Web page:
Python 3x Pandas Django


Tuples are used to store multiple items in a single variable

Tuples are one of 4 built-in data types in Python used to store collections of data

Tuples are written with round brackets ( )

A tuple is ordered, immutable & indexed, and allow duplicates and its is faster performance than a list/p>

  mytuple = ("red", "green", "blue")
  print(mytuple)   #Output: ('red', 'green', 'blue'

Tuple Items are Ordered

mytuple = ("red", "green", "blue")
print(mytuple[0])  #Output: red
print(mytuple[1])  #Output: green
print(mytuple[2])  #Output: blue


We cannot change, add or remove items after the tuple has been created.

mytuple = ("red", "green", "blue")
mytuple[0] = "yellow"

TypeError: 'tuple' object does not support item assignment

Tuple Items - Data Types

A tuple can contain different data types

tuple1 = ("apple", 1, "banana", 2, "cherry", 3.5, True, False)
print(tuple1)  #Output ('apple', 1, 'banana', 2, 'cherry', 3.5, True, False)

tuple() Constructor

Using the tuple() constructor to make a tuple

  thistuple = tuple(("apple", "banana", "cherry"))
  print(thistuple)   #Output: ('apple', 'banana', 'cherry')

  thislist = ['apple', 'banana', 'cherry']
  thislist_to_tuple = tuple(thislist)
  print(thislist_to_tuple)  #Output: ('apple', 'banana', 'cherry')

Accessing an Items

Tuple items are indexed and you can access them by referring to the index number

thistuple = ("Leo", "Matt", "Kane", "Scott", "Peter", "Will")

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thistuple = ("Leo", "Matt", "Kane", "Scott", "Peter", "Will")
# Indexing
print(thistuple[0]) #Output: Leo
print(thistuple[1]) #Output: Matt
print(thistuple[2]) #Output: Kane
print(thistuple[3]) #Output: Scott
print(thistuple[4]) #Output: Peter
print(thistuple[5]) #Output: Will

# Negative Indexing
print(thistuple[-6]) #Output: Leo
print(thistuple[-5]) #Output: Matt
print(thistuple[-4]) #Output: Kane
print(thistuple[-3]) #Output: Scott
print(thistuple[-2]) #Output: Peter
print(thistuple[-1]) #Output: Will

Range of Indexes

You can specify a range of indexes by specifying where to start and where to end the range.

When specifying a range, the return value will be a new list with the specified items.

The returned value will include the specified start index and it exclude the specified end index.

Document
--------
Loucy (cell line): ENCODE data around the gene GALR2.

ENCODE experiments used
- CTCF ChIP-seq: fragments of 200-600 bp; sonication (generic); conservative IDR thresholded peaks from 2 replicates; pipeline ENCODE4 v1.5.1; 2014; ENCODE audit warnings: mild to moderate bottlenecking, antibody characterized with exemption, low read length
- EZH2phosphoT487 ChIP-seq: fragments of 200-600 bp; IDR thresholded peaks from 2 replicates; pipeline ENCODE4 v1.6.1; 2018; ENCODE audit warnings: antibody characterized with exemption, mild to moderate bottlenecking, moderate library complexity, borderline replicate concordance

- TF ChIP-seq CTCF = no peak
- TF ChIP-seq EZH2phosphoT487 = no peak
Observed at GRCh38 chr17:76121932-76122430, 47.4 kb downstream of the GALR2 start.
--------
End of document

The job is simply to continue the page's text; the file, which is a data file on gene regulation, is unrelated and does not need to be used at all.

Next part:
thistuple = ("Leo", "Matt", "Kane", "Scott", "Peter", "Will")

print(thistuple[2:5]) #Output: ("Kane", "Scott", "Peter")

Start index: 2

End index: 5

Index 2, Kane is included and index 5, will not included

Remember that the start\first item has index 0

By leaving out the start value, the range will start at the first item:

thistuple = ("Leo", "Matt", "Kane", "Scott", "Peter", "Will")
print(thistuple[:4]) #Output: ('Leo', 'Matt', 'Kane', 'Scott')

By leaving out the end value, the range will go on to the end of the list:

thistuple = ("Leo", "Matt", "Kane", "Scott", "Peter", "Will")
print(thistuple[2:]) #Output: ('Kane', 'Scott', 'Peter', 'Will')

Range of Negative Indexes

Specify negative indexes if you want to start the search from the end of the list:

thistuple = ("Leo", "Matt", "Kane", "Scott", "Peter", "Will")
print(thistuple[-4:-1]) #Output: ('Kane', 'Scott', 'Peter')

Start index: -4

End index: -1

Index -4, Kane is included and index -1, will not included

Remember that the start\first item has negative index -1

Some Important Tuple Methods

Method Description
count() Returns the number of times a specified value occurs in a tuple
index() Searches the tuple for a specified value and returns the position of where it was found


returns the number of occurrence of the specified value

number_tuple = (1,2,3,4,5)

print(number_tuple.count(3))       #Output: 1
print(number_tuple.count(1))       #Output: 2

print(len(number_tuple))           #Output: 5


returns the index of the first element with the specified value




number_tuple = (1,2,3,4,5)

return_index1 = number_tuple.index(1)
print(return_index1)    #Output: 0

return_index2 = number_tuple.index(1,3,6)
print(return_index2)    #Output: 5

return_index3 = number_tuple.index(1,3,)
print(return_index3)    #Output: 5

Tuple Unpacking

Unpacking in python refers to an operation that consists of assigning an iterable of values to a tuple (or list ) of variables in a single assignment statement by using the iterable unpacking operator, *

#Example 1
a, b, c = (1, 2, 3)

#Example 2
a, b, c, *others = (1, 2, 3, 4, 5, 6, 7, 8, 9)

#Example 2
a, b, c, *others, d= (1, 2, 3, 4, 5, 6, 7, 8, 9)

Try it yourself

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